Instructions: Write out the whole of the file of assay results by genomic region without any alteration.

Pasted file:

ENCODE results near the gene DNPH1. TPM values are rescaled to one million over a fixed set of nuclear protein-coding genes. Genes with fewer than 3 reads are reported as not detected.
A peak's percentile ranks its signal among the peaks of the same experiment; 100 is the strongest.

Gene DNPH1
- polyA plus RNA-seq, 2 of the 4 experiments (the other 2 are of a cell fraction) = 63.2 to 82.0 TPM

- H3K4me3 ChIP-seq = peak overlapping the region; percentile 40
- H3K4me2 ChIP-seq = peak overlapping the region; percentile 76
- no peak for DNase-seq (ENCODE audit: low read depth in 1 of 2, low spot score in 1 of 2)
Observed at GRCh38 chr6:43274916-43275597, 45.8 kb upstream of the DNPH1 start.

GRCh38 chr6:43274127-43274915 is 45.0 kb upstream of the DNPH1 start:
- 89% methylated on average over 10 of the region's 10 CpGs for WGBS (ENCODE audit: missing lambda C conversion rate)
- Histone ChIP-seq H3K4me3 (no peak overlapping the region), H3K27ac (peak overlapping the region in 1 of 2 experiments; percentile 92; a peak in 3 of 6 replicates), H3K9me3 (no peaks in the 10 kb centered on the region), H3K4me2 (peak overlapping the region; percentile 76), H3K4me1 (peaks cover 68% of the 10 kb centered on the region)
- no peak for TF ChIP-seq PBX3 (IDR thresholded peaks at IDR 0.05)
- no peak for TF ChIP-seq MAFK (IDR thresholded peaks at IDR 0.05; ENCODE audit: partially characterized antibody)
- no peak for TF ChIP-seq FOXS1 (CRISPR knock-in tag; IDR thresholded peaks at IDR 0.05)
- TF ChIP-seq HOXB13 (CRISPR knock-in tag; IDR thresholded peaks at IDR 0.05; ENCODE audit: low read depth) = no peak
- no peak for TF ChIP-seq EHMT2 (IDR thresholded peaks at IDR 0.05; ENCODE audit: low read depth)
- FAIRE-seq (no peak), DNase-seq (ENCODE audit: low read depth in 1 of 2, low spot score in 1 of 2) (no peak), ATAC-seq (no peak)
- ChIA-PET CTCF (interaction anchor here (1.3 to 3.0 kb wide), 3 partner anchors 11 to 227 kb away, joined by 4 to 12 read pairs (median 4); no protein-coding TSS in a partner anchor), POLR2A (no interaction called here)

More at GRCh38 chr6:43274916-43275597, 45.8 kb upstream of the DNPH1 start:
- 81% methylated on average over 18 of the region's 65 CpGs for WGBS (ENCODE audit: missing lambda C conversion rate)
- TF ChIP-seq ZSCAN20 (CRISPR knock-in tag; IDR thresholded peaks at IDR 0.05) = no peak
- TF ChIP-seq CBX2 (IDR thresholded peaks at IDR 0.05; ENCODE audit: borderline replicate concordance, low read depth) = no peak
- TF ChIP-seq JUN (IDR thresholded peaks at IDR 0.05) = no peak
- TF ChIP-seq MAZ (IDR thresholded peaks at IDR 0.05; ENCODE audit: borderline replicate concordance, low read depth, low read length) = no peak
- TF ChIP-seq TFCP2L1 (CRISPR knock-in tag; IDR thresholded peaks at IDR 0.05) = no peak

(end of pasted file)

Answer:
ENCODE results near the gene DNPH1. TPM values are rescaled to one million over a fixed set of nuclear protein-coding genes. Genes with fewer than 3 reads are reported as not detected.
A peak's percentile ranks its signal among the peaks of the same experiment; 100 is the strongest.

Gene DNPH1
- polyA plus RNA-seq, 2 of the 4 experiments (the other 2 are of a cell fraction) = 63.2 to 82.0 TPM

- H3K4me3 ChIP-seq = peak overlapping the region; percentile 40
- H3K4me2 ChIP-seq = peak overlapping the region; percentile 76
- no peak for DNase-seq (ENCODE audit: low read depth in 1 of 2, low spot score in 1 of 2)
Observed at GRCh38 chr6:43274916-43275597, 45.8 kb upstream of the DNPH1 start.

GRCh38 chr6:43274127-43274915 is 45.0 kb upstream of the DNPH1 start:
- 89% methylated on average over 10 of the region's 10 CpGs for WGBS (ENCODE audit: missing lambda C conversion rate)
- Histone ChIP-seq H3K4me3 (no peak overlapping the region), H3K27ac (peak overlapping the region in 1 of 2 experiments; percentile 92; a peak in 3 of 6 replicates), H3K9me3 (no peaks in the 10 kb centered on the region), H3K4me2 (peak overlapping the region; percentile 76), H3K4me1 (peaks cover 68% of the 10 kb centered on the region)
- no peak for TF ChIP-seq PBX3 (IDR thresholded peaks at IDR 0.05)
- no peak for TF ChIP-seq MAFK (IDR thresholded peaks at IDR 0.05; ENCODE audit: partially characterized antibody)
- no peak for TF ChIP-seq FOXS1 (CRISPR knock-in tag; IDR thresholded peaks at IDR 0.05)
- TF ChIP-seq HOXB13 (CRISPR knock-in tag; IDR thresholded peaks at IDR 0.05; ENCODE audit: low read depth) = no peak
- no peak for TF ChIP-seq EHMT2 (IDR thresholded peaks at IDR 0.05; ENCODE audit: low read depth)
- FAIRE-seq (no peak), DNase-seq (ENCODE audit: low read depth in 1 of 2, low spot score in 1 of 2) (no peak), ATAC-seq (no peak)
- ChIA-PET CTCF (interaction anchor here (1.3 to 3.0 kb wide), 3 partner anchors 11 to 227 kb away, joined by 4 to 12 read pairs (median 4); no protein-coding TSS in a partner anchor), POLR2A (no interaction called here)

More at GRCh38 chr6:43274916-43275597, 45.8 kb upstream of the DNPH1 start:
- 81% methylated on average over 18 of the region's 65 CpGs for WGBS (ENCODE audit: missing lambda C conversion rate)
- TF ChIP-seq ZSCAN20 (CRISPR knock-in tag; IDR thresholded peaks at IDR 0.05) = no peak
- TF ChIP-seq CBX2 (IDR thresholded peaks at IDR 0.05; ENCODE audit: borderline replicate concordance, low read depth) = no peak
- TF ChIP-seq JUN (IDR thresholded peaks at IDR 0.05) = no peak
- TF ChIP-seq MAZ (IDR thresholded peaks at IDR 0.05; ENCODE audit: borderline replicate concordance, low read depth, low read length) = no peak
- TF ChIP-seq TFCP2L1 (CRISPR knock-in tag; IDR thresholded peaks at IDR 0.05) = no peak